Development of novel methods for non-canonical myeloma protein analysis with an innovative adaptation of immunofixation electrophoresis, native top-down mass spectrometry, and middle-down de novo sequencing

Ian Deighan, Valerie Winton, Rafael Melani, Lissa Anderson, John McGee, Luis Schachner, David Murray, H. Denis Alexander, David Gibson, Michael Deery, Feargal McNicholl, Joseph McLaughlin, Neil Kelleher, Paul Thomas

Research output: Contribution to journalArticle

Abstract

Multiple myeloma (MM) is a malignant plasma cell neoplasm, requiring the integration of clinical examination, laboratory and radiological investigations for diagnosis. Detection and isotypic identification of the monoclonal protein(s) and measurement of other relevant biomarkers in serum and urine are pivotal analyses. However, occasionally this approach fails to characterize complex protein signatures. Here we describe the development and application of next generation mass spectrometry (MS) techniques, and a novel adaptation of immunofixation, to interrogate non-canonical monoclonal immunoproteins. Immunoprecipitation immunofixation (IP-IFE) was performed on a Sebia Hydrasys Scan2. Middle-down de novo sequencing and native MS were performed with multiple instruments (21T FT-ICR, Q Exactive HF, Orbitrap Fusion Lumos, and Orbitrap Eclipse). Post-acquisition data analysis was performed using Xcalibur Qual Browser, ProSight Lite, and TDValidator. We adapted a novel variation of immunofixation electrophoresis (IFE) with an antibody-specific immunosubtraction step, providing insight into the clonal signature of gamma-zone monoclonal immunoglobulin (M-protein) species. We developed and applied advanced mass spectrometric techniques such as middle-down de novo sequencing to attain in-depth characterization of the primary sequence of an M-protein. Quaternary structures of M-proteins were elucidated by native MS, revealing a previously unprecedented non-covalently associated hetero-tetrameric immunoglobulin. Next generation proteomic solutions offer great potential for characterizing complex protein structures and may eventually replace current electrophoretic approaches for the identification and quantification of M-proteins. They can also contribute to greater understanding of MM pathogenesis, enabling classification of patients into new subtypes, improved risk stratification and the potential to inform decisions on future personalized treatment modalities.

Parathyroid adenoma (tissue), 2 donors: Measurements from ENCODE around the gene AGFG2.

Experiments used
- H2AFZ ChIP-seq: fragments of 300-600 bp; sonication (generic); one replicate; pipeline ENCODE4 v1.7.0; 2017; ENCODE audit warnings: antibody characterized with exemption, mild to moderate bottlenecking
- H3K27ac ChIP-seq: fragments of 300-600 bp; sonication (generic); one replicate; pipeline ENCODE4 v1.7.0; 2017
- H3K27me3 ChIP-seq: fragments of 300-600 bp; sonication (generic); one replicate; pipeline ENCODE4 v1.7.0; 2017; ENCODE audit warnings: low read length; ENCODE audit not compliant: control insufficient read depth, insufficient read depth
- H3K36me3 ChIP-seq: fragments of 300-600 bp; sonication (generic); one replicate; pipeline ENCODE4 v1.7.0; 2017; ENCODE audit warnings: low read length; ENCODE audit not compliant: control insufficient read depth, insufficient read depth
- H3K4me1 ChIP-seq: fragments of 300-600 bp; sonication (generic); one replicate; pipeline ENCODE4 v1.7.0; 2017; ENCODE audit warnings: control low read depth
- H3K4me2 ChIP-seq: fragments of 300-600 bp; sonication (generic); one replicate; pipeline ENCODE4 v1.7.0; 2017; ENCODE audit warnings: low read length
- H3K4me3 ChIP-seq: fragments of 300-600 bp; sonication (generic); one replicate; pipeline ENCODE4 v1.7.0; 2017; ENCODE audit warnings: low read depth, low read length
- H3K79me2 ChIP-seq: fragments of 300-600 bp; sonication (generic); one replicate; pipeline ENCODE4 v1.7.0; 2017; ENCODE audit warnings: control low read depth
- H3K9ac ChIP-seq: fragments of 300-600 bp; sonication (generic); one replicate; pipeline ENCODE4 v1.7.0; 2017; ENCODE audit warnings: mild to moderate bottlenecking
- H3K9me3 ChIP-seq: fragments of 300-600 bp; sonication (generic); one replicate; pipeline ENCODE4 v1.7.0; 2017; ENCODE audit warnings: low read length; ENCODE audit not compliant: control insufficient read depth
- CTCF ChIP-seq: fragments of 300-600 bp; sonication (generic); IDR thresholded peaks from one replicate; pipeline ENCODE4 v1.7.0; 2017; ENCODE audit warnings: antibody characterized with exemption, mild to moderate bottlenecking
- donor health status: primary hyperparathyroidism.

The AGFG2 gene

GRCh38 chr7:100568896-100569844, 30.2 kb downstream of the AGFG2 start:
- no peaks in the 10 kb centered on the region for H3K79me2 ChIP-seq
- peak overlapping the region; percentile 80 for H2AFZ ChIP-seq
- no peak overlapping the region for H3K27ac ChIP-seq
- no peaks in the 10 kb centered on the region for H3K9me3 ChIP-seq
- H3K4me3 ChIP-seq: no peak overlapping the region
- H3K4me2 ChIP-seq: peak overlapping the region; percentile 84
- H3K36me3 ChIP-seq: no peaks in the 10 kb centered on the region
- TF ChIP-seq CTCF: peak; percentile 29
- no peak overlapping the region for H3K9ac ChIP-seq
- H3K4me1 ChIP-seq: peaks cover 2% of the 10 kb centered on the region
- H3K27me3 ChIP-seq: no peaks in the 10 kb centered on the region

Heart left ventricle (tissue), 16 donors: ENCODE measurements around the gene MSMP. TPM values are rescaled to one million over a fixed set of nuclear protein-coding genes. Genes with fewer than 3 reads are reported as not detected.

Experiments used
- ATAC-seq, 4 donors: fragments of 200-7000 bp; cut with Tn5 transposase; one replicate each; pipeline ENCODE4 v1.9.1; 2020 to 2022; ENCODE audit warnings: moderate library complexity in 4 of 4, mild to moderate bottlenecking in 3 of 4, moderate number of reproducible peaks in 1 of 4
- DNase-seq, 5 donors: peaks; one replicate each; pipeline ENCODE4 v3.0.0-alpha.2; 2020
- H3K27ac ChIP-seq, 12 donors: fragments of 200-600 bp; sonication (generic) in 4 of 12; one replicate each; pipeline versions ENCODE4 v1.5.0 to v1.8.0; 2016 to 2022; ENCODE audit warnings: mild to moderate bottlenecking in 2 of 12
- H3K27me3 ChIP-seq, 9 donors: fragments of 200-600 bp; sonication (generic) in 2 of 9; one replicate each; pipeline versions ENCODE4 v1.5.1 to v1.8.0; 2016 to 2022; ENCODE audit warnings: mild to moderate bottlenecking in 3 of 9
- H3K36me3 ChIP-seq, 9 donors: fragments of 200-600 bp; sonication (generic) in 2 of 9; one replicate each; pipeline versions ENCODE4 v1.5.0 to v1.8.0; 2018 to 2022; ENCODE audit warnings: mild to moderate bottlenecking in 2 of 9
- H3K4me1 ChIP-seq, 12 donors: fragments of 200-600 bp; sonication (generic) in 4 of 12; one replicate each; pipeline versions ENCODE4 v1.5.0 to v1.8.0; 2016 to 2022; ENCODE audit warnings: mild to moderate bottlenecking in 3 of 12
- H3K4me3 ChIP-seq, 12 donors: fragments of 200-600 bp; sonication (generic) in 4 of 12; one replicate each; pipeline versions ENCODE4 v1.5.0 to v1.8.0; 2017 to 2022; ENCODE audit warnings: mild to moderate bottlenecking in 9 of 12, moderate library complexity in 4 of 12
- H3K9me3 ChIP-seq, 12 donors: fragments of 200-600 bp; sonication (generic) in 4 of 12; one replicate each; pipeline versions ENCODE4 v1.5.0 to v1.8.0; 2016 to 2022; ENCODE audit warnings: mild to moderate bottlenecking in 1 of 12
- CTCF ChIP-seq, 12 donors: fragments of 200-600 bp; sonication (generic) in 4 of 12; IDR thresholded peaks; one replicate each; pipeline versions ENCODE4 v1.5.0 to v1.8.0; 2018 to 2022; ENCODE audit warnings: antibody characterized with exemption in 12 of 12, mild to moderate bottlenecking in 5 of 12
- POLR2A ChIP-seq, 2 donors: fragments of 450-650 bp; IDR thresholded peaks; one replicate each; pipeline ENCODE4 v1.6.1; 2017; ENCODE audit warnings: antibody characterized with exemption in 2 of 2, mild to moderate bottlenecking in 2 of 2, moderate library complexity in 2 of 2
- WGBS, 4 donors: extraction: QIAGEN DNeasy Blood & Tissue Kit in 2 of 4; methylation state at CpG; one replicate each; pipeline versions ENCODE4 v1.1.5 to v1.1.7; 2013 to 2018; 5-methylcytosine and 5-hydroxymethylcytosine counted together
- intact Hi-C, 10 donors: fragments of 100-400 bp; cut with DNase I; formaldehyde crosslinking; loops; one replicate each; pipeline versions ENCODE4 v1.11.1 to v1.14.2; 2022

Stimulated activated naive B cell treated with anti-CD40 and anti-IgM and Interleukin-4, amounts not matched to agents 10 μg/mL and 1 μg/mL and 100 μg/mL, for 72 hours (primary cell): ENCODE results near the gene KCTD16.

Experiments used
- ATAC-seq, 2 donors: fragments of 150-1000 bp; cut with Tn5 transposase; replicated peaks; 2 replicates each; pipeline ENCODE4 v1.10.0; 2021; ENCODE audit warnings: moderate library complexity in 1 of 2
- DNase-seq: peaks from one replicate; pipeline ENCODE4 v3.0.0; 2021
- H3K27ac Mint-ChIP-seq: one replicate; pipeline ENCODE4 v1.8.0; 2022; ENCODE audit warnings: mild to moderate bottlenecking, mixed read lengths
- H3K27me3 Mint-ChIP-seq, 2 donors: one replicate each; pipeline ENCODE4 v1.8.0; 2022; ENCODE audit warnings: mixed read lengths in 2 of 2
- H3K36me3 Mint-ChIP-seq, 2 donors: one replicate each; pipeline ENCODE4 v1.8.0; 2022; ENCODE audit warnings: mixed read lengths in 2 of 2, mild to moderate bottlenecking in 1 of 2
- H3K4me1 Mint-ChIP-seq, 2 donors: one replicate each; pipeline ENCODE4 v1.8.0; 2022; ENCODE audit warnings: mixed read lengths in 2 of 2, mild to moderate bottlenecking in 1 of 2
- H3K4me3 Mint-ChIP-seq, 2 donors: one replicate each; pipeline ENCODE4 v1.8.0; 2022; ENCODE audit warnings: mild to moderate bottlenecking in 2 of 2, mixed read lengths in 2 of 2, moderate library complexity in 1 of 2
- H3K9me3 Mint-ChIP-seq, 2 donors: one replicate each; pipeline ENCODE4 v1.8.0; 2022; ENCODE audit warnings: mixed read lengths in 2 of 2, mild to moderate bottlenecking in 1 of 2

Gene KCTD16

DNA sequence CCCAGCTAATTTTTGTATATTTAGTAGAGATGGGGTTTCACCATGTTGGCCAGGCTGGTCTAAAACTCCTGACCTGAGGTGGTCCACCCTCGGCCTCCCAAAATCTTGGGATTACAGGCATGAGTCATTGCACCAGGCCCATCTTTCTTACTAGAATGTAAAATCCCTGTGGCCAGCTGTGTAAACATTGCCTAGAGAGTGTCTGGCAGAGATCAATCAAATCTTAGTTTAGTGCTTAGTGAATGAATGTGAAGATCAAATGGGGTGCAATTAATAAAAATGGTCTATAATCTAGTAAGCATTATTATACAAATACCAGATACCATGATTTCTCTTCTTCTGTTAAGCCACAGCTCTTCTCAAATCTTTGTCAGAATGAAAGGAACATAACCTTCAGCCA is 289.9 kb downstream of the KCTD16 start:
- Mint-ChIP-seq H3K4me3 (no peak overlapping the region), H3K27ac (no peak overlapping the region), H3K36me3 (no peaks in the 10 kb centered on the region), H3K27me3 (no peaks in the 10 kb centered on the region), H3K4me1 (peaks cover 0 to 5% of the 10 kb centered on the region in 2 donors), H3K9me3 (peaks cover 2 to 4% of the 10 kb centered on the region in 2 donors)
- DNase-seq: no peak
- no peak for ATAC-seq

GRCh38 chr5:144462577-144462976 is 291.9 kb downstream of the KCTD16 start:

Original languageEnglish
JournalClinical Chemistry and Laboratory Medicine
Early online date20 Oct 2020
DOIs
Publication statusE-pub ahead of print - 20 Oct 2020

Keywords

  • immunofixation electrophoresis
  • multiple myeloma
  • native mass spectrometry
  • top-down protein sequencing
  • truncated heavy chains

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